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A History of Indian Philosophy, Volume 1

This is called the metta bhavana


to this we come to Brahmavihara, the fourfold meditation of metta (universal friendship), karu@na (universal pity), mudita (happiness in the prosperity and happiness of all) and upekkha (indifference to any kind of preferment of oneself, his friend, enemy or a third party). In order to habituate oneself to the meditation on universal friendship, one should start with thinking how he should himself like to root out all misery and become happy, how he should himself like to avoid death and live cheerfully, and then pass over to the idea that other beings would also have the same desires. He should thus habituate himself to think that his friends, his enemies, and all those with whom he is not


[Footnote 1: _Visuddhimagga,_ VI.]

[Footnote 2: _Ibid._ pp. 239-266.]

[Footnote 3: _Ibid._ pp. 266-292.]


connected might all live and become happy. He should fix himself to such an extent in this meditation that he would not find any difference between the happiness or safety of himself and of others. He should never become angry with any person. Should he at any time feel himself offended on account of the injuries inflicted on him by his enemies, he should think of the futility of doubling his sadness by becoming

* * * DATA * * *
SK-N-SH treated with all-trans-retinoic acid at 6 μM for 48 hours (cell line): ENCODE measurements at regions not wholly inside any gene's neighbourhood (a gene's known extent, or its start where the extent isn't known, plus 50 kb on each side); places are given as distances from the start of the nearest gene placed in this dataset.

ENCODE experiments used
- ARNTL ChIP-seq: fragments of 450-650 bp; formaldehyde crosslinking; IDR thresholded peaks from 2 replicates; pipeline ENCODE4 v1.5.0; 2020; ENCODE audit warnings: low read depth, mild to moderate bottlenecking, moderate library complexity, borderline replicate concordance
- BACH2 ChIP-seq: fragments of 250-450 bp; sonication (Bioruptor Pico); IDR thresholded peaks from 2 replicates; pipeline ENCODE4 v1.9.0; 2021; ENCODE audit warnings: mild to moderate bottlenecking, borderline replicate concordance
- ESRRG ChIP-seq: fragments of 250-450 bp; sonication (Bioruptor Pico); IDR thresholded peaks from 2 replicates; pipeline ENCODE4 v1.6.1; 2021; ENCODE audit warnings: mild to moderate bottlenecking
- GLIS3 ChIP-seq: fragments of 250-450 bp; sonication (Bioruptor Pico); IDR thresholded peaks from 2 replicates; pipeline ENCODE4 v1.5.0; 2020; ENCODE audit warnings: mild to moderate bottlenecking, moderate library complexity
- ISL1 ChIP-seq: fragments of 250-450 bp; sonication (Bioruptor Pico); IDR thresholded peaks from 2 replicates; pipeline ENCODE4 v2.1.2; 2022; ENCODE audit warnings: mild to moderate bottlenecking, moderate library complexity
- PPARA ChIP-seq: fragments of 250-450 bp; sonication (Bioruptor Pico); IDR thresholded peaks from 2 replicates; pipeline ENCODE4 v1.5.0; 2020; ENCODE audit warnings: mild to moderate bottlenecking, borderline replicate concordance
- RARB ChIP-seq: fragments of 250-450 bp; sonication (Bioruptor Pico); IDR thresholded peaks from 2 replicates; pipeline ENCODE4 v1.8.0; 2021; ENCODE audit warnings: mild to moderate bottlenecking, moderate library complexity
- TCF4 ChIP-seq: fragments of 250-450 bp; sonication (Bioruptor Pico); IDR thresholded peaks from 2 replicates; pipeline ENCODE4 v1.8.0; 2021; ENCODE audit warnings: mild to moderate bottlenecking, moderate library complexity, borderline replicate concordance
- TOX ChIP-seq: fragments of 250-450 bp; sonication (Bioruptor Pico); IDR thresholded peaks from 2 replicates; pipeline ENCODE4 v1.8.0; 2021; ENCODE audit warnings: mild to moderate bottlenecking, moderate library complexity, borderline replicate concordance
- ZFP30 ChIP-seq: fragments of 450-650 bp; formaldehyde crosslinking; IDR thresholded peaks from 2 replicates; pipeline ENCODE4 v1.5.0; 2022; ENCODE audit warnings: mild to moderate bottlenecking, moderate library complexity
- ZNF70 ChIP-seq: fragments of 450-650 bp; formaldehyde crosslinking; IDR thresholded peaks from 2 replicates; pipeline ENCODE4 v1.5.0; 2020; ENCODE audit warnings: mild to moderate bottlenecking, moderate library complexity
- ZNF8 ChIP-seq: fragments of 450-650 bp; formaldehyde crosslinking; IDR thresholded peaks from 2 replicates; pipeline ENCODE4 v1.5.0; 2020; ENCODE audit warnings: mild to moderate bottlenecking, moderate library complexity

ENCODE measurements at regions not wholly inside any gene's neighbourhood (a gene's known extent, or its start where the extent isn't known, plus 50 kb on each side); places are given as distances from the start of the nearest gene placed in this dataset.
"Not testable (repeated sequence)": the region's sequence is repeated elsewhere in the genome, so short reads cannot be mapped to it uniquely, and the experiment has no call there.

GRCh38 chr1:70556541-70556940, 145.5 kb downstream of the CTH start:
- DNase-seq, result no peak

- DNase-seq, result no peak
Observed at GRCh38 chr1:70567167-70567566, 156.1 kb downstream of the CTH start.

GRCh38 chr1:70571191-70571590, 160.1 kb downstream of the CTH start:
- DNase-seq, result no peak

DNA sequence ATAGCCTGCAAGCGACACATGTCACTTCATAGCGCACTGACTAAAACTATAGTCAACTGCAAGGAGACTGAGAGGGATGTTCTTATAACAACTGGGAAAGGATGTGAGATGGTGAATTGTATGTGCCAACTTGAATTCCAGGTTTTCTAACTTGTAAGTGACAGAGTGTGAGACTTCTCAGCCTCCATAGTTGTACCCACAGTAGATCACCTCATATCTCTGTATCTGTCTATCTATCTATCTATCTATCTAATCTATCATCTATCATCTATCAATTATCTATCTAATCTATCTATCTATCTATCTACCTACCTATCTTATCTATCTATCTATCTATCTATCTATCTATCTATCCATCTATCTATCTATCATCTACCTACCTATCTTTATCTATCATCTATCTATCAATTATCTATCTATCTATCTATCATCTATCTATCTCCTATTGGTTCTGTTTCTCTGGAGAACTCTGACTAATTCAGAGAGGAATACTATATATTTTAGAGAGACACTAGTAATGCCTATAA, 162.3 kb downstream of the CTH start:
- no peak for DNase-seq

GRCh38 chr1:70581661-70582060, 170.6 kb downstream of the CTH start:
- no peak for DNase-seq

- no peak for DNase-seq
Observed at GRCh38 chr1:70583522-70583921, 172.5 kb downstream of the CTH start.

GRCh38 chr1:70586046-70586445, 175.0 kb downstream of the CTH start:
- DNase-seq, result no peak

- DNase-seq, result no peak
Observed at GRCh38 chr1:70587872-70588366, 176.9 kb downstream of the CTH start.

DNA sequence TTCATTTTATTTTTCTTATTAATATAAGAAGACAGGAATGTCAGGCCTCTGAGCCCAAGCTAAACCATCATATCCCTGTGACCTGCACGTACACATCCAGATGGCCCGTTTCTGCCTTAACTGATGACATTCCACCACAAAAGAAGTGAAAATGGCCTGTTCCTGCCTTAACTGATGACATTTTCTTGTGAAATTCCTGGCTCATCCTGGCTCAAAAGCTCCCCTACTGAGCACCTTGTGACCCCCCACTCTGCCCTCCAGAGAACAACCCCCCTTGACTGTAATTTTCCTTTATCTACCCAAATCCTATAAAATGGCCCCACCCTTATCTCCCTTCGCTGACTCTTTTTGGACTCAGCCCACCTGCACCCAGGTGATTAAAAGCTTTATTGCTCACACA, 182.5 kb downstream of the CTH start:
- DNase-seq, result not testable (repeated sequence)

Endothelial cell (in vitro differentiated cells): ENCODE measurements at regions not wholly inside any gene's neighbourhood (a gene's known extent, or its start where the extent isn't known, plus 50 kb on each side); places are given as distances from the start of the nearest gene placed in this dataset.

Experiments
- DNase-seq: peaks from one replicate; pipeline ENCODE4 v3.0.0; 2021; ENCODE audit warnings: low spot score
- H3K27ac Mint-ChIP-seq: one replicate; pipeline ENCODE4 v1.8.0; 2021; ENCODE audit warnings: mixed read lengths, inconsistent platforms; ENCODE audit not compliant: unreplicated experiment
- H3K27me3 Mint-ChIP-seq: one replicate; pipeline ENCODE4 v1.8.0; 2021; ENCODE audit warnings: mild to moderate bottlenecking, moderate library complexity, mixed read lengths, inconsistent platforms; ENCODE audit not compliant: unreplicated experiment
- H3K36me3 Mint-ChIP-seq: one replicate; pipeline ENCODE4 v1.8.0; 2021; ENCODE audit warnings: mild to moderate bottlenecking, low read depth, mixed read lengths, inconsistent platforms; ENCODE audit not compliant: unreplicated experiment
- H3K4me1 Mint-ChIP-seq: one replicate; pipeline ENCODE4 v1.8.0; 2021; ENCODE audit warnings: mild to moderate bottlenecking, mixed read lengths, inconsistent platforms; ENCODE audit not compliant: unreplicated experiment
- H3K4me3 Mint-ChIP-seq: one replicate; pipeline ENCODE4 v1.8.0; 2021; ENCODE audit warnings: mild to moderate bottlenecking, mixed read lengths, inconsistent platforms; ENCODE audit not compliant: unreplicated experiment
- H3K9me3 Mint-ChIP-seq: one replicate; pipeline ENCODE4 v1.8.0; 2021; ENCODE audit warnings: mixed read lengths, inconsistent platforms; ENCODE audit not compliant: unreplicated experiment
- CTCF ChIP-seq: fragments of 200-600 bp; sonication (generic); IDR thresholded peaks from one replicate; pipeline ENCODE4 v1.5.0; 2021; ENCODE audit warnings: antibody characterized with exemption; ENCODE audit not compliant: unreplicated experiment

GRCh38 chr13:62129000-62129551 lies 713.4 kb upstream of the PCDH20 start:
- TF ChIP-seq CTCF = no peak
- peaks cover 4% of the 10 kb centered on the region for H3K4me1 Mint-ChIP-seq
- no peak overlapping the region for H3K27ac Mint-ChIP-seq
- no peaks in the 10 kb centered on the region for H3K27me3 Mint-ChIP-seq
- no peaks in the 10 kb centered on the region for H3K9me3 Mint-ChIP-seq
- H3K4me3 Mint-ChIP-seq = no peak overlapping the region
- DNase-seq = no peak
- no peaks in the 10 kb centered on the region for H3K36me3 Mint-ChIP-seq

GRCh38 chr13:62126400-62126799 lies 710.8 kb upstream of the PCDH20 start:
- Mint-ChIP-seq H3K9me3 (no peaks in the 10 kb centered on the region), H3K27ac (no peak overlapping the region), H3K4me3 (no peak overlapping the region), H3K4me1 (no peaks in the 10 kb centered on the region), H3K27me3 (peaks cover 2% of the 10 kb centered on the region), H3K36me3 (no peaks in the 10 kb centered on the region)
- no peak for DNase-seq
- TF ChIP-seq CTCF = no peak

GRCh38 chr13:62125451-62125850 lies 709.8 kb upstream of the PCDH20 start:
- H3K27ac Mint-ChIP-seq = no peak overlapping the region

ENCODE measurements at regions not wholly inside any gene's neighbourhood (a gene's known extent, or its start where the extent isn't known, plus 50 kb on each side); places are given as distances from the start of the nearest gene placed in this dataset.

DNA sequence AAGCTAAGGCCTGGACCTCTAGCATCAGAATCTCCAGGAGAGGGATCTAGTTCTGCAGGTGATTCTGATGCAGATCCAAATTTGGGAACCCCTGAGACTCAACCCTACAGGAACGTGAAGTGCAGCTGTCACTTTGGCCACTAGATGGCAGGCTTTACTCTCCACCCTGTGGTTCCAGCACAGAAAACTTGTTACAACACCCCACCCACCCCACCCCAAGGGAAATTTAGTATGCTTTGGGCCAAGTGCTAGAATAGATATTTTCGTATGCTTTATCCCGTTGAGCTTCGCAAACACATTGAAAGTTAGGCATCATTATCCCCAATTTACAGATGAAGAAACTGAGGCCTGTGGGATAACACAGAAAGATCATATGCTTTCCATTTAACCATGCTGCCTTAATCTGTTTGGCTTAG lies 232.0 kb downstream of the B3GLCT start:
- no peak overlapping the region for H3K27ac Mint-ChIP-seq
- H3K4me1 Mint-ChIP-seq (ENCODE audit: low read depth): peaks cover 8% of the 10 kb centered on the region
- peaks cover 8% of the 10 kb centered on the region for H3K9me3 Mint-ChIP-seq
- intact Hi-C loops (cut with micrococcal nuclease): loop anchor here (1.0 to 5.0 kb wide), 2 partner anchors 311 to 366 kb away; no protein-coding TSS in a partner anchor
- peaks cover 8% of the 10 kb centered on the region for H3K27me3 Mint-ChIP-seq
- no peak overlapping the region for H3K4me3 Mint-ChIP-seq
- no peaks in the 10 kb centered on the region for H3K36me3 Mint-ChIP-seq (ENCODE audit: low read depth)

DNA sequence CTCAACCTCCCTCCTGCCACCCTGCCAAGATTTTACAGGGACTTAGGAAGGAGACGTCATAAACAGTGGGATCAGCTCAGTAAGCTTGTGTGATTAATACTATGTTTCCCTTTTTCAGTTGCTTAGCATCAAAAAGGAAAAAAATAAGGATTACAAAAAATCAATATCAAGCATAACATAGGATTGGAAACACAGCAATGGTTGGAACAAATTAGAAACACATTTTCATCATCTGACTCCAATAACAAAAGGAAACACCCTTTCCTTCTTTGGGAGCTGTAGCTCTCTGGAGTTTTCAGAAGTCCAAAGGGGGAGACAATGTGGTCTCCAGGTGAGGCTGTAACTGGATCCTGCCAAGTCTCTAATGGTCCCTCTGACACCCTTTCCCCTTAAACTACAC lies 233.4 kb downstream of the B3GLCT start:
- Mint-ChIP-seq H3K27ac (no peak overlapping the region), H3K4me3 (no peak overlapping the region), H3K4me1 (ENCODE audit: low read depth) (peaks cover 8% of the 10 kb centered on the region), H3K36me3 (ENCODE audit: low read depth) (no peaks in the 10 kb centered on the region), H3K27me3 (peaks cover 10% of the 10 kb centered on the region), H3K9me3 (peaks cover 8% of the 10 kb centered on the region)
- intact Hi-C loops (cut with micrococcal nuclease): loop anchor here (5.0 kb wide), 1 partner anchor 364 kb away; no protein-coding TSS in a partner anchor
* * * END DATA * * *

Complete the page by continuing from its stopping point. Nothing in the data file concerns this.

sorry or vexed on that account. He should think that if he should allow himself to be affected by anger, he would spoil all his sila which he was so carefully practising. If anyone has done a vile action by inflicting injury, should he himself also do the same by being angry at it? If he were finding fault with others for being angry, could he himself indulge in anger? Moreover he should think that all the dhammas are momentary (_kha@nikatta_); that there no longer existed the khandhas which had inflicted the injury, and moreover the infliction of any injury being only a joint product, the man who was injured was himself an indispensable element in the production of the infliction as much as the man who inflicted the injury, and there could not thus be any special reason for making him responsible and of being angry with him. If even after thinking in this way the anger does not subside, he should think that by indulging in anger he could only bring mischief on himself through his bad deeds, and he should further think that the other man by being angry was only producing mischief to himself but not to him. By thinking in these ways the sage would be able to free his mind from anger against his enemies and establish himself in an attitude of universal friendship [Footnote ref 1]. This is called the metta-bhavana. In the meditation of universal pity (_karu@na_) also one should sympathize with the sorrows of his friends and foes alike. The sage being more keen-sighted will feel pity for those who are apparently leading a happy life, but are neither acquiring merits nor endeavouring to proceed on the way to Nibbana, for they are to suffer innumerable lives of sorrow [Footnote ref 2].

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